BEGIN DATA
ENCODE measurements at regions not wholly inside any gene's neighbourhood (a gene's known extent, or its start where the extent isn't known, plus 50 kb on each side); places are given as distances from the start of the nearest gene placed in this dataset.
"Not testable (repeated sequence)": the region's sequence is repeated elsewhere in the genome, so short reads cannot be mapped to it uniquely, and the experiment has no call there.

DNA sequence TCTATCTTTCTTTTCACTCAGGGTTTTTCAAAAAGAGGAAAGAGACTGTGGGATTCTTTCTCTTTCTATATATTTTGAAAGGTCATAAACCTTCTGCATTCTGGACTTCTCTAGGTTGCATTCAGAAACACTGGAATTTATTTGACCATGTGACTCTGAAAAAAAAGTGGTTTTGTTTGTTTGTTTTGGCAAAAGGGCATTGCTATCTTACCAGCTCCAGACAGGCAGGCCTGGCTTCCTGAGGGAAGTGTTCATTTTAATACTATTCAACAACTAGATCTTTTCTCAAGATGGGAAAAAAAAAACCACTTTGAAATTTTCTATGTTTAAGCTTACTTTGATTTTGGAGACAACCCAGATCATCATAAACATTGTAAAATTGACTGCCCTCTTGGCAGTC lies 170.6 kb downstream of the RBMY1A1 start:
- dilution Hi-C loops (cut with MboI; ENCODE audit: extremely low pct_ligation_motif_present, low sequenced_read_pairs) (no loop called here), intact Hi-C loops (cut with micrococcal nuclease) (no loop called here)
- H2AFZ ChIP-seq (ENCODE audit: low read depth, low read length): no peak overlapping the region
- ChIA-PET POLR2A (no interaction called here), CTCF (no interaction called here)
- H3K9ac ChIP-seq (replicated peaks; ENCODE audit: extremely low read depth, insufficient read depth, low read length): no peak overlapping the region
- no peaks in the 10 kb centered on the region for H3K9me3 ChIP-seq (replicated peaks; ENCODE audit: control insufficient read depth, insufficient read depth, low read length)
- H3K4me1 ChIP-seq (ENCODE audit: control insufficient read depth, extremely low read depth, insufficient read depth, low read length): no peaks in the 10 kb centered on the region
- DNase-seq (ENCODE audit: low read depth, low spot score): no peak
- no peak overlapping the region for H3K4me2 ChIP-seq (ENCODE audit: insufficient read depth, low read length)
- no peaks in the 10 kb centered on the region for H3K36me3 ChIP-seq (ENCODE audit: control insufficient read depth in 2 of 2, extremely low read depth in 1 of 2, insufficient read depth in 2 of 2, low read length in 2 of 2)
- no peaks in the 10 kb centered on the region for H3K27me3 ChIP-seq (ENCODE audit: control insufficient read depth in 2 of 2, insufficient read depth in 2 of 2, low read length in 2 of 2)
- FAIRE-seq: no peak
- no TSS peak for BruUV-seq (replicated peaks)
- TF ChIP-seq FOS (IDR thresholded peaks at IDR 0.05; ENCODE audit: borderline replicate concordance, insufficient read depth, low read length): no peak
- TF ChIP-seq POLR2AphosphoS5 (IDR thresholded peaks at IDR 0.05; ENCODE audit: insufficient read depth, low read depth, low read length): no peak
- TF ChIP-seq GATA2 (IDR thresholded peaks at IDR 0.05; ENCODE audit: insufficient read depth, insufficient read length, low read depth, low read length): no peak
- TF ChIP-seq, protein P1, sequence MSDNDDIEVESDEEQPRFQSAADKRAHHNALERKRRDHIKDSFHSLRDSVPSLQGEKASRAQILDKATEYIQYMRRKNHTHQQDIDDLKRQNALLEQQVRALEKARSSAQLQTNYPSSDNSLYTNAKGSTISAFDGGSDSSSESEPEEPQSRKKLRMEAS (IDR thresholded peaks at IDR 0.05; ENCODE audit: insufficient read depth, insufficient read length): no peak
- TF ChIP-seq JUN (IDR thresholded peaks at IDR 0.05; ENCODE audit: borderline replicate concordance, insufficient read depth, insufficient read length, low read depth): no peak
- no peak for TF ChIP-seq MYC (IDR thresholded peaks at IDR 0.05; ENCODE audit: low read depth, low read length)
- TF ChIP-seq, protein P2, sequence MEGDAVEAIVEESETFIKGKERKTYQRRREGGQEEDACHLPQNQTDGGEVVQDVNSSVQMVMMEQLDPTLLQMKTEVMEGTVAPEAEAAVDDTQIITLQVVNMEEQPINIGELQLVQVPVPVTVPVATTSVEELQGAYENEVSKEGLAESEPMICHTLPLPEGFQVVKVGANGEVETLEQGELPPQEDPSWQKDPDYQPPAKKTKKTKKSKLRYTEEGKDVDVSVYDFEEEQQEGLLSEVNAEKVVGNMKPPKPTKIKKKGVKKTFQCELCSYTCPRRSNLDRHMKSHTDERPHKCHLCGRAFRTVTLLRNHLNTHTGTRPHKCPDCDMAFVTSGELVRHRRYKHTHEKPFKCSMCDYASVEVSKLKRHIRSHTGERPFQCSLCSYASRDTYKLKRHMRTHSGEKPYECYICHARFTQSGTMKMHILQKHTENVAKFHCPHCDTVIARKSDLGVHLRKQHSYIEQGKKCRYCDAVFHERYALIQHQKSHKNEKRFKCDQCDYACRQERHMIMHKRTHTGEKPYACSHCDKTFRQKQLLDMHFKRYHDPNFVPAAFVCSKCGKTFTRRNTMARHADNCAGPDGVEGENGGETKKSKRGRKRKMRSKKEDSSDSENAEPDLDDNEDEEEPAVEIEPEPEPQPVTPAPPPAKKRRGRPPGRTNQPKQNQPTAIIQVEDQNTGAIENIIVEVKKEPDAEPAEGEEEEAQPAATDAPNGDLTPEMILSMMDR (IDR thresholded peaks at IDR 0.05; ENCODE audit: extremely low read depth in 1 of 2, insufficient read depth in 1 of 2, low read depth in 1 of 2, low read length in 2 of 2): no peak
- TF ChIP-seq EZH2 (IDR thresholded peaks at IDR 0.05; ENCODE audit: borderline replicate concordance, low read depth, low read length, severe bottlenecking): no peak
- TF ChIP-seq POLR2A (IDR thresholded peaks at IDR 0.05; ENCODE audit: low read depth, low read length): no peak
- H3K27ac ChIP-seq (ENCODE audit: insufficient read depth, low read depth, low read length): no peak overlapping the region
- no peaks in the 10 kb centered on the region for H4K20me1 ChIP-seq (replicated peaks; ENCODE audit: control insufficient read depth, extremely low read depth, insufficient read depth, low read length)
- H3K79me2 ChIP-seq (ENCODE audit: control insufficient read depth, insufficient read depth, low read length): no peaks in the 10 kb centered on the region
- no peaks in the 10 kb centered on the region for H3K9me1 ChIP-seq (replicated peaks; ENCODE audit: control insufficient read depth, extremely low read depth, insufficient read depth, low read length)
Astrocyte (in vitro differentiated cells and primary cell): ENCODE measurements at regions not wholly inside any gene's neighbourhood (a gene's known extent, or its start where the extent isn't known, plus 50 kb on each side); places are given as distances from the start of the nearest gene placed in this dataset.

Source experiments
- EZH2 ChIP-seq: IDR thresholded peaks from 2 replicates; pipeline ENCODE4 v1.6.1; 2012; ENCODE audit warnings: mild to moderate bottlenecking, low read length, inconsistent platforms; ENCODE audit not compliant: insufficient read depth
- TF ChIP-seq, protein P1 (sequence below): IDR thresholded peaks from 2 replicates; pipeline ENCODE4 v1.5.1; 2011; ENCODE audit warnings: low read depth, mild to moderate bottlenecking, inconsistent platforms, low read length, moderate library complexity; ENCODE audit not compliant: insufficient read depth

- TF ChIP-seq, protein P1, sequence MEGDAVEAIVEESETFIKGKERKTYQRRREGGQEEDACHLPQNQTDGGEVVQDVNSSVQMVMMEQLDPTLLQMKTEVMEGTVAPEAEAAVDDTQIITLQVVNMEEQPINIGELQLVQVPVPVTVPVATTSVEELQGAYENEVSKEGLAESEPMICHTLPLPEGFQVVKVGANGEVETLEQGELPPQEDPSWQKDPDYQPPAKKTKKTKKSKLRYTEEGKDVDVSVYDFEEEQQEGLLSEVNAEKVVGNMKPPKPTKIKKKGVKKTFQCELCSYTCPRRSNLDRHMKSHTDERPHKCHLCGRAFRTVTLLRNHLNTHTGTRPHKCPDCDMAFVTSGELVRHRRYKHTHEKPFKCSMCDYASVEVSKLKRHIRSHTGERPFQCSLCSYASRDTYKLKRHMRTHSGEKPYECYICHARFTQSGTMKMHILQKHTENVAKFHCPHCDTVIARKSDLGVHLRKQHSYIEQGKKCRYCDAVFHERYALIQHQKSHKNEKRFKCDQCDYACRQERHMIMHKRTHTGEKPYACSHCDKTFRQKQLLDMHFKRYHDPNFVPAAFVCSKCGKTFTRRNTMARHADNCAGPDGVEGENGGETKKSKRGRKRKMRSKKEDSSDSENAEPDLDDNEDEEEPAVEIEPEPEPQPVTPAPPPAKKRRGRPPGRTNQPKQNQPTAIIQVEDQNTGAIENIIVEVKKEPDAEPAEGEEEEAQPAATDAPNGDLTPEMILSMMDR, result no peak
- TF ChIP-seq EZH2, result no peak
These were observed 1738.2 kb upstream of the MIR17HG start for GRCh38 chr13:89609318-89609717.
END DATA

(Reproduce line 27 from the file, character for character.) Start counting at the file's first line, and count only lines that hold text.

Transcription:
- H3K79me2 ChIP-seq (ENCODE audit: control insufficient read depth, insufficient read depth, low read length): no peaks in the 10 kb centered on the region